This week I have learned:

  • bringing people together is wonderful. We’ve had a couple of days at a CenterParcs with 200 colleagues brought together from across the planet. It’s been great to catch up with people who I’ve got to know over the last year since starting at Equal Experts, and to meet many more that I’ve not seen before.
  • the organisation involved in delivering a meet up at this scale is huge. Many organisations simply don’t bother, but as we continue in the remote/hybrid/global model of working, intentional time together needs to be exactly that – intentional and designed, but with the space to go off-piste.
  • being in person with that many people, though, is exhausting. Really enjoyable but exhausting. Do extroverts find it so tiring?
  • I’m increasingly sceptical of the drivers behind the currently hyped wave of AI. If you look at the big tech players Microsoft, Amazon and Google, then they have all staked a claim to their future revenue on selling compute power. AI uses a lot of compute power. Ergo…
  • I’m also wondering why if the biggest inhibitor to technology change is people how AI is going to be any different? Crikey, businesses still haven’t worked out how to get value from ERP systems and I’m expected to believe that AI will transform businesses as we are well into the third decade of Digital Transformation.
  • Don’t get me wrong – it’ll be useful for lots of things. I just don’t believe the hype that we are seeing at the moment. This is a much-amplified phase.
  • This article about comments from OpenAI’s Sam Altman really triggered me. He claims that the “experiment” of remote working is over and that the problem is that the technology isn’t good enough. I simply don’t buy it. There are enough globally distributed businesses to show that remote working can work. And has done for years. The issue isn’t the technology – it’s how people decide to use the technology, and that in turn is a sum of attitudes, trust, behaviours, culture, language and more.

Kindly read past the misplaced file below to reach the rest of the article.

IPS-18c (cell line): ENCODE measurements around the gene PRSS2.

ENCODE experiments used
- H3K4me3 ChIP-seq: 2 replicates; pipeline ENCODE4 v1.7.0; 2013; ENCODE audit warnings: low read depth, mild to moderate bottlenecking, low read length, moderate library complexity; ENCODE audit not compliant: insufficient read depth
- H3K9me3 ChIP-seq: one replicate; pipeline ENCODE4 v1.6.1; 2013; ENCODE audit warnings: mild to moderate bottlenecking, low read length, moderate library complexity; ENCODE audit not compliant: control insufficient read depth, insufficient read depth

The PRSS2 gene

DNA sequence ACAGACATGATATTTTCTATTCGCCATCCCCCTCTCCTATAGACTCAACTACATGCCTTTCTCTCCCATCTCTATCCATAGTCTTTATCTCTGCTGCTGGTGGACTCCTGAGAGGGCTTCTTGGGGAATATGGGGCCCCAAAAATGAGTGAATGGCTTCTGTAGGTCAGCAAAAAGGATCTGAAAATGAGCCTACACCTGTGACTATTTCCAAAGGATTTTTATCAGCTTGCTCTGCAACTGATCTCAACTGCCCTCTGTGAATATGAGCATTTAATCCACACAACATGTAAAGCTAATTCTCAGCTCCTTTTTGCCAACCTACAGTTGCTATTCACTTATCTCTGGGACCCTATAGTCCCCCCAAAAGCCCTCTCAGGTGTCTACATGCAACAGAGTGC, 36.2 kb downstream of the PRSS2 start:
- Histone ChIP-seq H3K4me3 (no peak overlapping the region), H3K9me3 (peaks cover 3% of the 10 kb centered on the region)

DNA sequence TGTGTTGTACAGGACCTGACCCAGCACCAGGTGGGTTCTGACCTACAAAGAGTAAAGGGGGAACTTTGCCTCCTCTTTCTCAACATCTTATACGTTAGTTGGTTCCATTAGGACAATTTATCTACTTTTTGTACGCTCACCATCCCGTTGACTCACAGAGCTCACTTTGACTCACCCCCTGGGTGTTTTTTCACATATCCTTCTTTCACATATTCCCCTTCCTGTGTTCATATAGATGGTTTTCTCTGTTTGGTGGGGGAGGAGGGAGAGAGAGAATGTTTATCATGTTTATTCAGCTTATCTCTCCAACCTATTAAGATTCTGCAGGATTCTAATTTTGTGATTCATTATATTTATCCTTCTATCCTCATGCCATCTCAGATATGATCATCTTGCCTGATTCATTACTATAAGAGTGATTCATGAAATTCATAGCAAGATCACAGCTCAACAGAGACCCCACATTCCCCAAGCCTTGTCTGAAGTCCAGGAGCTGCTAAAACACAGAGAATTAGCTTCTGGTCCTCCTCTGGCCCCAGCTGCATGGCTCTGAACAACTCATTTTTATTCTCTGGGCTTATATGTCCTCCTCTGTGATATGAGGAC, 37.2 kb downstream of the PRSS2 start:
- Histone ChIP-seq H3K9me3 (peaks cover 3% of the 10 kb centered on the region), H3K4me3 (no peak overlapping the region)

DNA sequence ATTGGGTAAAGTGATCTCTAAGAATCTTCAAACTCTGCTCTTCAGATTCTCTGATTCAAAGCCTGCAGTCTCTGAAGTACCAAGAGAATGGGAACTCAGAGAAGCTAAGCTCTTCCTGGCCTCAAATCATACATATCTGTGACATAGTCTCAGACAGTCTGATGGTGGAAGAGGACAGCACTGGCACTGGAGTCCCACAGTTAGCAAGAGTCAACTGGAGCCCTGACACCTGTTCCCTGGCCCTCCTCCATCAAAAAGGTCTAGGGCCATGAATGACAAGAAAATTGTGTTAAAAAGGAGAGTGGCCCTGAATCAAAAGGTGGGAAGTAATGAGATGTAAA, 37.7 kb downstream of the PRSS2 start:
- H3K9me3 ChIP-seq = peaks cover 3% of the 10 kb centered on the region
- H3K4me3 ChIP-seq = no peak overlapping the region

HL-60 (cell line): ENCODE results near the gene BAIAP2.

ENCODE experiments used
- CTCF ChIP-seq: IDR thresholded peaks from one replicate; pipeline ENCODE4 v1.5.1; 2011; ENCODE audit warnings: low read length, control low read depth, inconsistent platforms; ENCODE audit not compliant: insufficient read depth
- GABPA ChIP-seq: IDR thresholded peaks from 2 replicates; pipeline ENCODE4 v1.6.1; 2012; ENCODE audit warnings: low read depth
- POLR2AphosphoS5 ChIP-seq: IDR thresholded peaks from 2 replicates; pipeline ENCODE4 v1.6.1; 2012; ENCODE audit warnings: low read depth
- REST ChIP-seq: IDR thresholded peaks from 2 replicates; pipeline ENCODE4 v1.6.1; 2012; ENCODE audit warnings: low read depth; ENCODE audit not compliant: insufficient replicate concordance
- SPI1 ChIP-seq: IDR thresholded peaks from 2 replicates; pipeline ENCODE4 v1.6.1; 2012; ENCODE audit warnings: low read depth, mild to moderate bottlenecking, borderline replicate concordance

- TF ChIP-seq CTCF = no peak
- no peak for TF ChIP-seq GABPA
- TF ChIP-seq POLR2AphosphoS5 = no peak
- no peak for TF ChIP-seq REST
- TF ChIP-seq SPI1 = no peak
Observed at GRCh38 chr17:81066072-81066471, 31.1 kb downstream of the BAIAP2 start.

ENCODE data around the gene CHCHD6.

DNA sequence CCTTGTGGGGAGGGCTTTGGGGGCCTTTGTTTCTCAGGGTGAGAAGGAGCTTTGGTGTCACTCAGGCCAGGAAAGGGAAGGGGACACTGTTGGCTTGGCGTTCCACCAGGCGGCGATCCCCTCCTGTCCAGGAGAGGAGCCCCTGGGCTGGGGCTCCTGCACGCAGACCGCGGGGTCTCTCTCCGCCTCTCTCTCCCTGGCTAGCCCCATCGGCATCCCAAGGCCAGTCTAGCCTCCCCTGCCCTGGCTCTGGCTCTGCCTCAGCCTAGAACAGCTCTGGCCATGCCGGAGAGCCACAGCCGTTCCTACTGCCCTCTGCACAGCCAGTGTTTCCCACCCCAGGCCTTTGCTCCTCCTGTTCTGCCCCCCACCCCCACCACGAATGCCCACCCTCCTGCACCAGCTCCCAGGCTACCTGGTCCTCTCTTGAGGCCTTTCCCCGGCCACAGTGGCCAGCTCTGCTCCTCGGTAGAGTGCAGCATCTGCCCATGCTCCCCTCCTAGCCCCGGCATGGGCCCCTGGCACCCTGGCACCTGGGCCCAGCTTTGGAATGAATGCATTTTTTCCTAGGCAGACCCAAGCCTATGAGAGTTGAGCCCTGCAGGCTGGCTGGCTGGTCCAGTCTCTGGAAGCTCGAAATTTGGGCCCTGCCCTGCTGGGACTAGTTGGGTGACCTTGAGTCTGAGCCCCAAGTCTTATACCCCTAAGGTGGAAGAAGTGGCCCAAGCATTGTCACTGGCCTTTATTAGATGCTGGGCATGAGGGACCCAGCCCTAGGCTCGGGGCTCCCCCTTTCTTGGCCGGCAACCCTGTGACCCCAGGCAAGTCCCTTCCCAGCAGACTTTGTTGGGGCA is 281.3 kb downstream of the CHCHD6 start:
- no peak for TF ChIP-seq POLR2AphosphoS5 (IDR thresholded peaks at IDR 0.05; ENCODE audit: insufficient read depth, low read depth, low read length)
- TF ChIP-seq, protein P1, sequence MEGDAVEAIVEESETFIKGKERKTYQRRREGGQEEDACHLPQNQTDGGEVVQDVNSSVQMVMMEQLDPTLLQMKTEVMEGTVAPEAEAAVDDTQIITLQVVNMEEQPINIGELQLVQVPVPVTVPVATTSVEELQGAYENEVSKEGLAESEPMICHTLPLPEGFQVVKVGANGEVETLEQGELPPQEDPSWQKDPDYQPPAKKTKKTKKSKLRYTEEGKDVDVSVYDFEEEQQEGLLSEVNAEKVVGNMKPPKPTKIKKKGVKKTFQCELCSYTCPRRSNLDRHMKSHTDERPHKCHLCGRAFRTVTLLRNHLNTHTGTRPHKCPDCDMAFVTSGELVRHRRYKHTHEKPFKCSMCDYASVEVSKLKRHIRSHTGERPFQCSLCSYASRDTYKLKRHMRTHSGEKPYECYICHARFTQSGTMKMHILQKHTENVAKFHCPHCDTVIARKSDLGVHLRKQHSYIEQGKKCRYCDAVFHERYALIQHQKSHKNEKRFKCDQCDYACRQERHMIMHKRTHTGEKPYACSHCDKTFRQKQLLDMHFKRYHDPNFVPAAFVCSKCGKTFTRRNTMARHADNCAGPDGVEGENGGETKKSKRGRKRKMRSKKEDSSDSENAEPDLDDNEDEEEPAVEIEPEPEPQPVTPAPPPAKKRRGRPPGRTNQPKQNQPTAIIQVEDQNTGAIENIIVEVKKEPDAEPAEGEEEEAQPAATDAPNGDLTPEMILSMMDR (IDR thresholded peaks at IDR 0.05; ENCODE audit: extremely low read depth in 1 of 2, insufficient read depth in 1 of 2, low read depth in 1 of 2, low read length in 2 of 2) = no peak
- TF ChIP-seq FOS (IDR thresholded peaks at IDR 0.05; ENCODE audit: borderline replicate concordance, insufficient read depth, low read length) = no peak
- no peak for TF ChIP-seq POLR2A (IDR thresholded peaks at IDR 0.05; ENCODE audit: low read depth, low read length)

• I also find the idea that the “office” – which is still essentially untouched in layout since Victorian times – is a perfect thing. The average open-plan office is bad for individual working, bad for individuals to dial into online meetings, and bad for collaborating with others. Things need radically rethinking, but when the lease comes up for renewal, how many CFOs are going to buy into the value of “the watercooler”.
  • Save your pennies and take your business to CenterParcs instead, maybe?
  • There are further developments with The PlayCards. Keep track here.
  • I’m very pleased that all the Royal nonsense is over with for the time being. Bring on Eurovision and the downfall of this awful government.

Next week: More conference (but this time in a hotel in London)

The week in photos:

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